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Savvy young Brits are buying, selling, mending, swapping and renting their clothes, according to the latest research from Mintel.

‘Thrifting’ is the way forward among young British fashion shoppers, as Mintel research shows that in the last year alone over half (52%) of those aged 25-34 bought second-hand clothes, compared to an average of 43%. Young Brits are turning their old clothes into hard cash, with 50% of 25-34-year-olds selling unwanted clothes in the last year, compared to 35% of consumers as a whole. And in the spirit of ‘make do and mend’, half (50%) of 25-34-year-olds have repaired damaged or worn-out clothes.

‘Swishing’, the act of swapping clothes with friends or acquaintances, is also becoming on-trend, particularly among young people. Three quarters (75%) of 16-24-year-olds say they either have swapped fashion items with others or would be interested in doing so in the future. This compares to an average of just 51% of Brits.

Meanwhile, looking at the habits of fashion shoppers, Generation Z (16-24-year-olds) is the demographic group most likely to use rental services, with 54% saying they have rented or would be interested in renting fashion items, compared to an average of 33% of Brits. Overall, 57% of Brits agree that buying too many fashion items is bad for the environment.

Chana Baram, Mintel Retail Analyst, said:

The idea of ‘reusing, reducing and recycling’ has the potential to be a big disruptor in the fashion industry. Young shoppers seem to be emulating their grandparents, who were forced to ‘make do and mend’ during World War II. As the climate crisis continues to gain headlines, consumers’ perspectives are shifting. It’s no longer enough for clothing to be priced well, or to reference the latest trends; fashion brands and retailers also have to think about working towards a goal of providing more sustainable options. Many young people today are likely to be  influenced by the ‘Attenborough’ or ‘Greta’ effects, and are becoming far more aware of the negative effects fast fashion can have on the environment. As a result, we have seen a real increase in the number of businesses and retailers offering repair services, second-hand items or rental options.”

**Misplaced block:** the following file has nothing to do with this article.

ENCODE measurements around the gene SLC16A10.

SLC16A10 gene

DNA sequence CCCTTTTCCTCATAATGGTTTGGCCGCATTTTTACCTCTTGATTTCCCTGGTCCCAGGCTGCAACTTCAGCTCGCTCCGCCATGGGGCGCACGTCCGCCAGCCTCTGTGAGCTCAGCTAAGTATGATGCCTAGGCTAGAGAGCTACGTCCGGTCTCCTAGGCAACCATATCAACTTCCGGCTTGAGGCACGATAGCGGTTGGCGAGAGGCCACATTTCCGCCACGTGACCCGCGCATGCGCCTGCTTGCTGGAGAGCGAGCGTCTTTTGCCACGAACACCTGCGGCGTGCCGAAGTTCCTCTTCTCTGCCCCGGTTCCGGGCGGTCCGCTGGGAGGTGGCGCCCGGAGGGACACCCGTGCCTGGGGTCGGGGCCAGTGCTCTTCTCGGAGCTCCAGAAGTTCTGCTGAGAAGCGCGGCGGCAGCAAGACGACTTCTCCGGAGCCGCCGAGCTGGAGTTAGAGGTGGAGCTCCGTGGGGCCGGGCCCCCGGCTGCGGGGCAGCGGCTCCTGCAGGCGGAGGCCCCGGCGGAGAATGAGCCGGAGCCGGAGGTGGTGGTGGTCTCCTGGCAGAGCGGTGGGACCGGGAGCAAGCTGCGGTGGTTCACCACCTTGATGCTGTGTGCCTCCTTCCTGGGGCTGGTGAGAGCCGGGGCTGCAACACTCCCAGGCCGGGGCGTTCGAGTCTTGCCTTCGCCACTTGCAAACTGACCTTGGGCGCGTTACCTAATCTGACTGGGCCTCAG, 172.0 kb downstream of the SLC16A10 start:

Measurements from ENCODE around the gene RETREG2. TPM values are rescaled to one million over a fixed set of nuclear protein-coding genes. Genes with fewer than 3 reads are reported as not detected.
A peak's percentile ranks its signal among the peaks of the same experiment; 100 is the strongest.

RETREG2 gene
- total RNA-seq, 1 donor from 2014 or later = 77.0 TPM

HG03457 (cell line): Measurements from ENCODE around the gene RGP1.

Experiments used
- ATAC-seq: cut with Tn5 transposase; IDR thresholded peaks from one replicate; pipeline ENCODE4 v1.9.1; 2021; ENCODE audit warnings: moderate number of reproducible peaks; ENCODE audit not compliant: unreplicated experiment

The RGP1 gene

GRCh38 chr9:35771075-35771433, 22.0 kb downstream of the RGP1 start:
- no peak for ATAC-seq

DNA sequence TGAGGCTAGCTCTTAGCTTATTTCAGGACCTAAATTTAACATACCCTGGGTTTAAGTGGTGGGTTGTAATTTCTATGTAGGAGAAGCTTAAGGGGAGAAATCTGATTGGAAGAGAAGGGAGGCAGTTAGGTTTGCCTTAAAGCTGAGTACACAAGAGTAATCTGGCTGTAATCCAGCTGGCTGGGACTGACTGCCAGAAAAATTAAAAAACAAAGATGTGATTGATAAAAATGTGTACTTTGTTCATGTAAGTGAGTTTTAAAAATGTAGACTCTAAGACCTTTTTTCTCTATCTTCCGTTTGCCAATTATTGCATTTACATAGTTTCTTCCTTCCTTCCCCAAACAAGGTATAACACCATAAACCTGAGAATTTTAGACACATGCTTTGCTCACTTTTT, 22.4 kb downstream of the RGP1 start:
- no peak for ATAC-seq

Interest in sustainable fashion – but there’s confusion

Following in the green footsteps of celebrity sustainable fashion advocates, such as Emma Watson and Joaquin Phoenix, younger consumers are starting to shop more responsibly when it comes to fashion. In fact, 68% of 16-24-year-olds say they are trying to make more ethical fashion purchases now than they did in the last 12 months; this compares to an average of 57% of British shoppers.

Overall, 30% of consumers agree they would choose a retailer based on whether or not they sold sustainable fashion ranges. However, 79% find it difficult to know which fashion retailers are ethical. Price is not perceived as an indicator of sustainability, with just 22% agreeing that the more you pay for fashion, the more likely it is to be ethical. However, six in 10 (59%) Brits would be willing to pay more for sustainable fashion.

Finally, while Brits are interested in sustainable fashion, transparency is essential, as over two thirds (67%) of people agree that fashion retailers should let customers know when items are not made sustainably.

Chana Baram, Mintel Retail Analyst, said:

“Media coverage has helped to raise consumer awareness regarding how harmful certain shopping habits can be to the environment. Consumers want to see fashion retailers doing more to help them shop more ethically and sustainably. However, with so many conflicting messages regarding what is, and what is not, sustainable, many shoppers are finding it difficult to understand which retailers and brands are truly leading the way. It has become more necessary than ever for the fashion industry to work together and push for industry-wide best-practice guidelines when it comes to producing fashion in a way that will have the lowest environmental impact.”